The Lessons and Warnings of "Detroit: Become Human"
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The Lessons and Warnings of "Detroit: Become Human"

The tech takeover we've all been dreading comes to life in QuanticDream's new game, but the story brings up more than meets the eye.

The Lessons and Warnings of "Detroit: Become Human"

Since the original tech demo, entitled "Kara", was released in 2012, the internet has been buzzing about Quantic Dream Studios take on the postmodern world of AI and robots. The studio is known for their exploration of difficult storylines, use of motion capture and their story and quick time event style games, and this latest edition is no exception to that model. However, what "Detroit: Become Human" has that other Quantic Dream games have not had is the connection back to social issues of the current time. In many ways, this game alludes to several different social issues all at once, from racial discrimination to the rights of artificial intelligence. Warning to those that may want to play the game in the future, spoilers are ahead.

The plot follows three androids, humanoid robots with differing functions, "bio-components", and personalities that make them seem almost human. The first, Connor, is an android detective with a mission to find why some androids become "deviant" or begin to think for themselves and disobey orders. He is paired with a famous detective who hates androids as the result of his son's death during surgery with an android surgeon.

The second is Markus, a caretaker android who has a close relationship with the older artist he cares for. He is encouraged to act on his humanistic "deviant" feelings and emotions by the artist and is even taught to express himself through painting. He is killed by police after the son of the artist is injured during an altercation, but manages to salvage himself out of the dump and goes on to lead the androids in a revolution.

The third is Kara, a nanny/housekeeping droid who is bought by an abusive father to take care of his daughter Alice, so that he can get high on "red ice" in peace. Kara becomes deviant after hearing the father abusing Alice after a bad high, and runs away with her, spending most of the game acting as her mother. She disguises herself and Alice and they spend the whole story trying to make the most of little moments and trying to cross the border to be free.

Each of the characters stories make the world come to life, and there is a lesson to be learned from each of them.

Firstly, with the climate of growth in the field of artificial intelligence, and with inventions like Sofia, the AI bot who bears a startling resemblance to the androids in the game, the talk of rights for robots is not too far away. The revolt of the android peoples is not just a harkening back to the Civil Right's movement, it's also a warning for the future. As discussed in media works like "Battlestar Galactica", "Terminator", "The Matrix" and others, since the invention of the computer there has been fear of artificial intelligence taking over. However, the warning of "Detroit" is softer in many ways; instead of the hostile takeover and destruction of humans, the androids simply ask for the same rights as humans. It can be equally as terrifying to consider something humans created as a being of equal worth, but in this scenario, the discussion of rights becomes real and the ethical question brought up in a new light.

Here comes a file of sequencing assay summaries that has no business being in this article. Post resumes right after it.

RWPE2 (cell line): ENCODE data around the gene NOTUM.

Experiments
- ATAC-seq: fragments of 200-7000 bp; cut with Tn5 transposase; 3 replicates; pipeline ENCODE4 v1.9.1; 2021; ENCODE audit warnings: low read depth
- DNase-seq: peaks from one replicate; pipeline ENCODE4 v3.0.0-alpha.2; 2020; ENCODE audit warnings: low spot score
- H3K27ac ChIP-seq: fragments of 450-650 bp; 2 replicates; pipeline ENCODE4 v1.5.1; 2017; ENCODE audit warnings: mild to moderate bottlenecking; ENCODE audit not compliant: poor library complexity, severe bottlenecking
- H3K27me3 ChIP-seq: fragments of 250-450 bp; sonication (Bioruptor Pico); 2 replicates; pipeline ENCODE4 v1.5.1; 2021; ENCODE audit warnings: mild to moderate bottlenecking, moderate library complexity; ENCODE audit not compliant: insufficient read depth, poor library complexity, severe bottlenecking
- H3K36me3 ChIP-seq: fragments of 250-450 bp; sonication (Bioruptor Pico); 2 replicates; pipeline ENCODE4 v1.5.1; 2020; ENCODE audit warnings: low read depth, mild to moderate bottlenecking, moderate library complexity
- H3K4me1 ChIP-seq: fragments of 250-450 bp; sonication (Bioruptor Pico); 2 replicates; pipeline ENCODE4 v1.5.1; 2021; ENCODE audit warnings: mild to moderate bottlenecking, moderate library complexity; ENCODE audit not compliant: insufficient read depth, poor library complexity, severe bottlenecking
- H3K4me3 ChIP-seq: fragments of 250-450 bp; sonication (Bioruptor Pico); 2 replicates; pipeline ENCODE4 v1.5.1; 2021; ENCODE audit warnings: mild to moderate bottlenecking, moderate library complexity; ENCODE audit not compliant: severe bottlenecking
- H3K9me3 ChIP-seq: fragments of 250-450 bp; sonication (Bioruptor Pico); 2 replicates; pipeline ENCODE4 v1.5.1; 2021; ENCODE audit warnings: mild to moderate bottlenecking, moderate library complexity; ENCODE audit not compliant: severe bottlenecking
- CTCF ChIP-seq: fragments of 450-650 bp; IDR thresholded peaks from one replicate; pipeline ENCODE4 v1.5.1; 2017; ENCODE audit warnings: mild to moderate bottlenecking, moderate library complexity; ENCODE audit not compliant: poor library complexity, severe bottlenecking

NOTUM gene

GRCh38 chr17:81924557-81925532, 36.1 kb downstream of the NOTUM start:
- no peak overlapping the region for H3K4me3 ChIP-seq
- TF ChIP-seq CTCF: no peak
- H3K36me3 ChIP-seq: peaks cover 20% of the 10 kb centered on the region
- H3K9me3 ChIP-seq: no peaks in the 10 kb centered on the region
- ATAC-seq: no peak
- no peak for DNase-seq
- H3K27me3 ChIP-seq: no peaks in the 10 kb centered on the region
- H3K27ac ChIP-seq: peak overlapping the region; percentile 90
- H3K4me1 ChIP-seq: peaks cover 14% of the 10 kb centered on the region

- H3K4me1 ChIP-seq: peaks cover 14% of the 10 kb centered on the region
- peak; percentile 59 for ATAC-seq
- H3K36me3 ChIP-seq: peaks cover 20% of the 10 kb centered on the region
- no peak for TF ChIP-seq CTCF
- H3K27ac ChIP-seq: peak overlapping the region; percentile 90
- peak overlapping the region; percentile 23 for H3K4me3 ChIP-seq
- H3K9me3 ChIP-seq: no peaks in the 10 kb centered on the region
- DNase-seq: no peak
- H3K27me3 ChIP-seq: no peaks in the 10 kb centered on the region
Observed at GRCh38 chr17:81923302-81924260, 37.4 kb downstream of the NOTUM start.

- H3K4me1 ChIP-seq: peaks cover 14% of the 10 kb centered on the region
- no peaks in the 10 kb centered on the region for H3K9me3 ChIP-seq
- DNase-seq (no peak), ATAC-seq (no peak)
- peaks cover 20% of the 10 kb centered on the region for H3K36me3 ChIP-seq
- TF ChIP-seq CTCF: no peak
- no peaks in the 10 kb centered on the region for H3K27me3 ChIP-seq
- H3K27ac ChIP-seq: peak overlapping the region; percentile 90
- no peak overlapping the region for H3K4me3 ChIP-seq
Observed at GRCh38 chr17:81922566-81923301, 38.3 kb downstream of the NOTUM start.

The civil rights movement is alluded back to many times in the game, so much so it almost becomes overbearing and cheesy. There are two paths Markus can choose as the leader of the deviants, peaceful or violent. On the path of non-violence, the androids march in the streets chanting slogans for equal rights, sing a song called "Hold On" that is reminiscent of folk protest songs of the 1960's in the face of police brutality and stage a sit-in outside of a concentration camp for androids. It can be heavy-handed, but in the light of current events in the world, it seems like a timely way to bring up the events again. It's a lesson to look to the past for what we see in the future, bringing to mind the old adage that "those who forget history are doomed to repeat it".

Connor acts as a police officer in the game and is often presented with the choice to shoot to kill. In the time of controversy surrounding police and brutality, this allusion seems pointed. Pair the choices of Connor with the actions of the police in the game as they move against the protesting androids and it feels like the news we see every day about cops shooting unarmed people, especially people of color. The topic is not presented with any of the heavy-handed morals or clear spelling out of the civil rights movement, but it is enough to make the player think.

Overall, "Detroit" is filled with more lessons then even these overarching themes, and depending on the way the player plays, the best lessons can be seen in the little moments, lessons on mental health, love, relationships, alcoholism, addiction and so much more. There's a lot of impacts squeezed into 11 hours of initial gameplay, but the lessons to be learned are worth every minute.

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This article has not been reviewed by Odyssey HQ and solely reflects the ideas and opinions of the creator.

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